"Who's Tripping Over My Bridge?"


As the story of the Three Billy Goats Gruff goes, the ugly, foul-smelling, loudmouthed troll appeared from the depths of the bridge each time he heard trip-trip-tripping from above.  He bellowed, "Who's tripping over my bridge?" then threatened to eat each member of the goat family, who were innocently headed to the other side to eat grass. Being the ill-mannered fellow that he was, the troll never thought to invite The Gruffs below for a neighborly cup of tea, so readers can only imagine what his under-the-bridge home was like.  I picture swampy, cramped, littered with bones, infested with flies, and dark. . except for a flatscreen TV hanging on the wall above his unmade bed.

So, when I decided to change my morning exercise route from across to under the Brooklyn Bridge,  I did so with a healthy dose of caution.  What if even world-renowned bridges had their own trolls lurking in similarly inhospitable habitats?  Curiosity propelled me forward. . . and downward.

Gargantuan stone bases greeted me, rising from East River bedrock, effortlessly supporting tons of traffic and pedestrians on their shoulders.

The rising sun revealed a world of thriving activity along an inviting pathway stretching from the foot of the Brooklyn to the Manhattan Bridges and beyond in both directions.

People moved singly, in pairs, in groups, soaking in the morning's energy.


A fisherman waited patiently for his breakfast, or lunch, depending on his fortune.

Sea gulls gathered, perching as peacefully as doves, deep in meditation.

I come back morning after morning to find a community welcoming the day with a gentleness and a tranquility that nurtures me as I pass by.

Perhaps that's why the troll so rudely tried to eliminate the foot traffic over his bridge.  Why take a chance that those goats would discover the secret beauty underneath.  Any Brooklyn Bridge trolls with similar aspirations are long gone, their secrets discovered and enjoyed by many, including myself.

Please, come join us, and get there early!  

Tuesday, January 3, 2012

Flying Back to New York

I keep a gratitude journal. Each night before turning off the light on my side of the bed, I write down 5 things for which I'm grateful.  Since reading this idea in Sarah Ban Breathnach's book, Simple Abundance - A Daybook of Comfort and Joy about 10 years ago, I've filled journal after journal with the good in my life.  It's a healthy habit which helps keep me focused on the positive, but lately I've wondered if I truly appreciate what I'm listing. When I write, "All our children, their spouses, and grandchildren are healthy and safe," I feel that I should throw a party, jump up and down, open the windows and shout it to the neighbors.  Instead I enter the words, close the journal, and go to sleep.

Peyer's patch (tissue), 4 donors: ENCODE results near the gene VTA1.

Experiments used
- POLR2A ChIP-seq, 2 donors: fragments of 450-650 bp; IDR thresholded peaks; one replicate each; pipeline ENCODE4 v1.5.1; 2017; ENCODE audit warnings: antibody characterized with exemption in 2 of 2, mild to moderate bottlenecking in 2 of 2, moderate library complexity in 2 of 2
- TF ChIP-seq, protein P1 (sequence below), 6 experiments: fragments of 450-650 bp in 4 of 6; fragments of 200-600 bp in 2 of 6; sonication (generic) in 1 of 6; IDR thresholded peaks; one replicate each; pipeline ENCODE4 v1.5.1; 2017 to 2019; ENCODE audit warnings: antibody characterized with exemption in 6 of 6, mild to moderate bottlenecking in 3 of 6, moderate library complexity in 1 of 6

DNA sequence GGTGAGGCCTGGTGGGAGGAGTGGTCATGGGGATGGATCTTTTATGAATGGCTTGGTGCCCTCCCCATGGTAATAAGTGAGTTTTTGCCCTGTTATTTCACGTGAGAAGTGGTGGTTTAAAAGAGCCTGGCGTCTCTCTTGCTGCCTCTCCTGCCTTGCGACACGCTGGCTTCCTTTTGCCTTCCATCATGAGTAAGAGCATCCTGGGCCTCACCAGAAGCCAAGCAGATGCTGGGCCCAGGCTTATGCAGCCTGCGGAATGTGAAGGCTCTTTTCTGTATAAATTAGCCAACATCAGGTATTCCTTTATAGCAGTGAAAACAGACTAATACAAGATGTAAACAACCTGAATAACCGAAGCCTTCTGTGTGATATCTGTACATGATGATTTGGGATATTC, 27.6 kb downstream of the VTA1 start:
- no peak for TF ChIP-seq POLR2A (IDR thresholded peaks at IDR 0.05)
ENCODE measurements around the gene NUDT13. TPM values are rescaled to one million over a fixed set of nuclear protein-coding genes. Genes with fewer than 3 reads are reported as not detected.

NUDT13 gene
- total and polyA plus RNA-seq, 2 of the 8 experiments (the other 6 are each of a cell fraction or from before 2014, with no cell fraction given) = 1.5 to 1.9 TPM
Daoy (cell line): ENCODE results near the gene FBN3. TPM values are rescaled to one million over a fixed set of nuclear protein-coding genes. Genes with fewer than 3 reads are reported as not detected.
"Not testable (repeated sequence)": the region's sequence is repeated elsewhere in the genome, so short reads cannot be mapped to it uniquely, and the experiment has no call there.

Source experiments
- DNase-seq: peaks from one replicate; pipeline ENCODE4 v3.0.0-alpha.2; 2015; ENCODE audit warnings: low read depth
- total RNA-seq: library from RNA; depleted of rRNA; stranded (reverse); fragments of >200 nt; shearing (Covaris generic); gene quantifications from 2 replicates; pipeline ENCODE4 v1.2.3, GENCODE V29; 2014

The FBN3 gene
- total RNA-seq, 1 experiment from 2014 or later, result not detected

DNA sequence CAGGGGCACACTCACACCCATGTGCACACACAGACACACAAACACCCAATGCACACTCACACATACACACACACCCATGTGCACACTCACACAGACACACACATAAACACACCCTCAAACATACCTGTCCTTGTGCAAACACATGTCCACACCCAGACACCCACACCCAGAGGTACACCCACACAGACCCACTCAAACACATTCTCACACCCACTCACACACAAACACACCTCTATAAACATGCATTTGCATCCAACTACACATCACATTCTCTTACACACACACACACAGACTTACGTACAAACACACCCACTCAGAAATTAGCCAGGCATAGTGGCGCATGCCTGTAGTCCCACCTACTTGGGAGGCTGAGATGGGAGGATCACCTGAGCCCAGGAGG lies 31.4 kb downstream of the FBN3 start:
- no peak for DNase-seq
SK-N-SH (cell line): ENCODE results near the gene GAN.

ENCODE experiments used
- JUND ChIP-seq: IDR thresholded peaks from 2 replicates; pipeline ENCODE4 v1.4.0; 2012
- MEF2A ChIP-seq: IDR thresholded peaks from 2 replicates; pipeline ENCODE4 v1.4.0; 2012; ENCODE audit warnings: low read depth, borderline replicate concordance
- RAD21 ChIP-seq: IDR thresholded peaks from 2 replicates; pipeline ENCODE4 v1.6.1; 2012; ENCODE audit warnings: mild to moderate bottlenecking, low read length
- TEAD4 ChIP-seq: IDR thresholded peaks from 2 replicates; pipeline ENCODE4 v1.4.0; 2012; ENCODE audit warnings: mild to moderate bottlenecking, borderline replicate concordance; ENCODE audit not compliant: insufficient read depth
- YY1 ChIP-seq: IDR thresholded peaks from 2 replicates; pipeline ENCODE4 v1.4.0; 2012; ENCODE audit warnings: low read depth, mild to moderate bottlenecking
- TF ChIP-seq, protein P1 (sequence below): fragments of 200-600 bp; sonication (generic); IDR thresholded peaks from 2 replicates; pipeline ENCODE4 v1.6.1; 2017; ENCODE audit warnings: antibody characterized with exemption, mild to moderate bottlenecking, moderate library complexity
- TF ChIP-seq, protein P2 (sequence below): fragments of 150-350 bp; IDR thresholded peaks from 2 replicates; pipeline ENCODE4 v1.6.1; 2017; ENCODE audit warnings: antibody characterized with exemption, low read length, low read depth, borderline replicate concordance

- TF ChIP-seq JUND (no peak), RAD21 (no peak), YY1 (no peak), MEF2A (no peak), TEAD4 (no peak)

I needed Gratitude to grab me, shake me, and shout, "Don't you realize how amazing this is?"

She complied on January 1st, onboard American Airlines flight 350 from Chicago O'Hare to LaGuardia, although not in any way I had in mind.

All was going smoothly - connecting flight from Little Rock was on time, flight to NYC was on time, weather was fine.  We took off; I closed my eyes.  Then, about 15 seconds later, loud pops exploded from the right side of the plane.  Bumps, like turbulence, but heavier, jolted us.  I grabbed a fistful of Drew's khaki pants in my left hand, and said in a deceptively calm voice, "This can't be good."  He was quiet, listening. .  for the sound of an engine.  "I hear the left one," he said.  More bumps.

For five minutes, we sat. No word from the pilot.  The plane seemed to glide in slow motion.  I noticed a white mist, a cloud? smoke? passing by my window.  "Why aren't we turning around?" "Is one engine enough to fly, to get us down?" With each question, my grasp on Drew's pants grew tighter, my mind raced with imagined endings.  And yet, the reality of a crash was impossible to entertain.  We had family to love, friends to spend time with, sunrises to savor.

We waited.  The other passengers waited, all quiet, as if sustained concentration could guide the plane to safely.

"Ladies and gentlemen.  The compressor on the right engine blew.  Everything is under control. We will be landing in 5 minutes.  Flight attendants prepare the cabin for landing."

Not until the wheels touched down, did I release my hold on Drew's forever wrinkled pants.  The revolving lights of ambulances, firetrucks and other emergency vehicles flooded my window, a precaution, thankfully unneeded.

I shouldered my bag and noticed that my whole body was shaking.
"Yes, I do realize how amazing this is!" I thought, "as is every thankful word on the pages of my journal."
But that night, I got out my most colorful markers and threw a party on the page headed, January 1, 2012.